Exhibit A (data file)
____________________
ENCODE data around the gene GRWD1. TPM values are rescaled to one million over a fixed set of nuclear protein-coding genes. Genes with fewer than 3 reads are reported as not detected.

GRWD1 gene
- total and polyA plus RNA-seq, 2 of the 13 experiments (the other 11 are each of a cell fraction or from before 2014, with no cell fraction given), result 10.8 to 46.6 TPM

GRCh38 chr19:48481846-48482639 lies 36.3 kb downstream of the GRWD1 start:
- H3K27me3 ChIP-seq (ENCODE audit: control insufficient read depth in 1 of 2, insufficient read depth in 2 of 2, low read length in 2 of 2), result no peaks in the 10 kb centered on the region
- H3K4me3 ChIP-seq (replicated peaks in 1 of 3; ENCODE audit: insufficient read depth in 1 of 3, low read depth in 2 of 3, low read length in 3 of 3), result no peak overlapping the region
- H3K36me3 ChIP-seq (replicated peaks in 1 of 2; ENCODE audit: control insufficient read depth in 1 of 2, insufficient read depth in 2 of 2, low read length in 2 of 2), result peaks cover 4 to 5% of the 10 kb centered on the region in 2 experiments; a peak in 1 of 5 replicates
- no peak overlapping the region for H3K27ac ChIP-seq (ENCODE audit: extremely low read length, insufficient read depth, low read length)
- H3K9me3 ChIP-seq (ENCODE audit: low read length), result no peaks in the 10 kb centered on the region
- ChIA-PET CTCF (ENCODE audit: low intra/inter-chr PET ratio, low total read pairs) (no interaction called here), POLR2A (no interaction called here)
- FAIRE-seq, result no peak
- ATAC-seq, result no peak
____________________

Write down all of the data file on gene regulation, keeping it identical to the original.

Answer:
ENCODE data around the gene GRWD1. TPM values are rescaled to one million over a fixed set of nuclear protein-coding genes. Genes with fewer than 3 reads are reported as not detected.

GRWD1 gene
- total and polyA plus RNA-seq, 2 of the 13 experiments (the other 11 are each of a cell fraction or from before 2014, with no cell fraction given), result 10.8 to 46.6 TPM

GRCh38 chr19:48481846-48482639 lies 36.3 kb downstream of the GRWD1 start:
- H3K27me3 ChIP-seq (ENCODE audit: control insufficient read depth in 1 of 2, insufficient read depth in 2 of 2, low read length in 2 of 2), result no peaks in the 10 kb centered on the region
- H3K4me3 ChIP-seq (replicated peaks in 1 of 3; ENCODE audit: insufficient read depth in 1 of 3, low read depth in 2 of 3, low read length in 3 of 3), result no peak overlapping the region
- H3K36me3 ChIP-seq (replicated peaks in 1 of 2; ENCODE audit: control insufficient read depth in 1 of 2, insufficient read depth in 2 of 2, low read length in 2 of 2), result peaks cover 4 to 5% of the 10 kb centered on the region in 2 experiments; a peak in 1 of 5 replicates
- no peak overlapping the region for H3K27ac ChIP-seq (ENCODE audit: extremely low read length, insufficient read depth, low read length)
- H3K9me3 ChIP-seq (ENCODE audit: low read length), result no peaks in the 10 kb centered on the region
- ChIA-PET CTCF (ENCODE audit: low intra/inter-chr PET ratio, low total read pairs) (no interaction called here), POLR2A (no interaction called here)
- FAIRE-seq, result no peak
- ATAC-seq, result no peak